Catholics to outnumber Protestants in Northern Ireland by 2021

Catholics will outnumber Protestants in Northern Ireland as early as 2021, according to a leading academic.

Dr Paul Nolan, who specialises in monitoring the peace process and social trends, told the BBC that he expected there would be a catholic majority within three years.

He insisted that didn’t mean a united Ireland would be inevitable as being Catholic wasn’t the same as supporting a united Ireland but he said it had important implications for unionism.

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A Catholic mass at St. Andrews Cathedral. Picture: John Devlin/TSPL

“The future of unionism depends entirely upon one thing – and I mean unionism with a small ‘u’ – it depends on winning the support of people who do not regard themselves to be unionists with a capital ‘U’,” he said.

“Does it mean one parliament in Dublin or two parliaments? One in Belfast and one in Dublin?

“I think the more that gets unpacked, the more opinion will move back and forward. Its not going to go just in one direction.”

The last census in 2011 put the Protestant population at 48 per cent, just 3 per cent more than Catholics at 45 per cent.

A Catholic mass at St. Andrews Cathedral. Picture: John Devlin/TSPL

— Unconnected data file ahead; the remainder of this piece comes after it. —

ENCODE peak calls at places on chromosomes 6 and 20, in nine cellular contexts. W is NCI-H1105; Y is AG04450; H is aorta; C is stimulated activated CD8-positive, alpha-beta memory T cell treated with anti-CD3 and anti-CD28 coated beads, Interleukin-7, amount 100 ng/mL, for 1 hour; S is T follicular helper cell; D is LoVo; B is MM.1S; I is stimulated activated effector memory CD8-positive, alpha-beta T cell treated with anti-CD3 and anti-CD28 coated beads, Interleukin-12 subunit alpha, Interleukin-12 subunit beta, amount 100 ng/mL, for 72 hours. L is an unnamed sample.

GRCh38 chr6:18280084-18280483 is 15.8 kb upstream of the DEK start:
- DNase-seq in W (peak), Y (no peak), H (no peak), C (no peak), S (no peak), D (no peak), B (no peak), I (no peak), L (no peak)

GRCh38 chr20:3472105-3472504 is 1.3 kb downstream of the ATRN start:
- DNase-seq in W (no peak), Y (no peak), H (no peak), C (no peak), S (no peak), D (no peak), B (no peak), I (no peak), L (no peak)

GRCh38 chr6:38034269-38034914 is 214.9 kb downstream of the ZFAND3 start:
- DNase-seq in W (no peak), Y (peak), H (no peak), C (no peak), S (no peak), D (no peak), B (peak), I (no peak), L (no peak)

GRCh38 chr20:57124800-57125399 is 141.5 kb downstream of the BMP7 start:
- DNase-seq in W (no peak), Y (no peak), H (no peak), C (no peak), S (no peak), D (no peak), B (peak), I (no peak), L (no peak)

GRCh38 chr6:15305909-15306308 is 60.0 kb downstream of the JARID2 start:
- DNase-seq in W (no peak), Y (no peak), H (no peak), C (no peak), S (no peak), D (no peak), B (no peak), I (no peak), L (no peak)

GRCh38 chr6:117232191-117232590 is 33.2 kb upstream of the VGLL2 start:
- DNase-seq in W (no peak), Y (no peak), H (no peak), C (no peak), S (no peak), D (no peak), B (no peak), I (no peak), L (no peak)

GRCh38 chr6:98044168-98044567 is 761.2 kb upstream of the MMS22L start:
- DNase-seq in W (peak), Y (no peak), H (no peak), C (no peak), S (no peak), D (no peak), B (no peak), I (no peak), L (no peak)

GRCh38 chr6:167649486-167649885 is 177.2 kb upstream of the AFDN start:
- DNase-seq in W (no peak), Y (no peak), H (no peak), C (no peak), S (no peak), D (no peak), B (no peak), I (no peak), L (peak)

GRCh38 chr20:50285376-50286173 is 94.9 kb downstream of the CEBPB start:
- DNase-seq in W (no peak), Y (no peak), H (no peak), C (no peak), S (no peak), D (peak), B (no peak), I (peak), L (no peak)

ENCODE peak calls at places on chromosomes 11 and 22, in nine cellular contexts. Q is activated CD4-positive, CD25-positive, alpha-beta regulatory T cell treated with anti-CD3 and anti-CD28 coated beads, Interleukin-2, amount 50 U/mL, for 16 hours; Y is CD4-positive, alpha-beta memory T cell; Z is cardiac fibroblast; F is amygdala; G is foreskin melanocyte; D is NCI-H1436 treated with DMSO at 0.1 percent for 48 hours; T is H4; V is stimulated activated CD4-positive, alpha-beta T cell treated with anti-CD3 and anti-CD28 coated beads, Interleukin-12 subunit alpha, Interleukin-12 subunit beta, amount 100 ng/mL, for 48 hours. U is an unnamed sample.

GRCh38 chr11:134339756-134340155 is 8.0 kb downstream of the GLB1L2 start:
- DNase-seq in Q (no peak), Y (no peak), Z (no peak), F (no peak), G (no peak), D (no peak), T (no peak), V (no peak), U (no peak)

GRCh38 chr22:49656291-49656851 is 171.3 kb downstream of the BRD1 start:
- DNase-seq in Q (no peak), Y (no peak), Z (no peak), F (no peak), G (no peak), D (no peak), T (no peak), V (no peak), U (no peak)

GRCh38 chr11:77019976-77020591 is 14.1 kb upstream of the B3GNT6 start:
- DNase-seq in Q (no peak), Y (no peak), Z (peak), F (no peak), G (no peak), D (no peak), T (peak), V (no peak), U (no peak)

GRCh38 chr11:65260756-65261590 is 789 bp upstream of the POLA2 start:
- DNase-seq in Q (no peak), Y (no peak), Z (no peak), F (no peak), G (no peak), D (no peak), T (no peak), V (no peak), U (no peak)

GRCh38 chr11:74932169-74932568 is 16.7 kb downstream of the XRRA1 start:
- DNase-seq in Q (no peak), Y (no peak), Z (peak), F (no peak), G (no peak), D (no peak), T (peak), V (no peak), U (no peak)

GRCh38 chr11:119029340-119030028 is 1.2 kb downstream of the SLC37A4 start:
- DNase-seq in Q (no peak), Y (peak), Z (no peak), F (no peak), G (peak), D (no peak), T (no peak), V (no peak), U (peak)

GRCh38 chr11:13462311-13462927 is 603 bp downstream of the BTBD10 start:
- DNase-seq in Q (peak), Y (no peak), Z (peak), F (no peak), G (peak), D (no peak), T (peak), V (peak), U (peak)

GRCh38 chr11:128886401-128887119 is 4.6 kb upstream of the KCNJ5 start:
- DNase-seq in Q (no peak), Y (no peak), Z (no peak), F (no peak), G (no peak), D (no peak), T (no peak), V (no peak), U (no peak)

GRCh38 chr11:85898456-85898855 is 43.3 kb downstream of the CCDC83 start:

More recent figures from 2016 show that among those of working age 44 per cent are now Catholic and 40 per cent Protestant.

He dismissed opinion polls declaring support for a united Ireland, saying the polls ask the wrong question.

”If we got to the situation where people go into a polling booth and have to put the mark against a united Ireland, it’s very hard for anyone to predict it,” he said.

He pointed out that although 45 per cent identified as being from a Catholic background in the 2011 Census, only 25 per cent claimed an exclusively Irish identity.

“In other words people who do not identify with the traditional trappings of unionism; people who would give their support for a UK government framework and that’s a sizeable proportion of Catholics provided they are not alienated by any form of triumphalism or anything that seems to be a rejection of their cultural identity as nationalists.”

Sinn Féin President Mary Lou McDonald told the BBC unionists have to be at home in a new Ireland. “It has to be as much a home for Arlene Foster and her family as for mine,” she said.

This story first appeared in our sister site the i.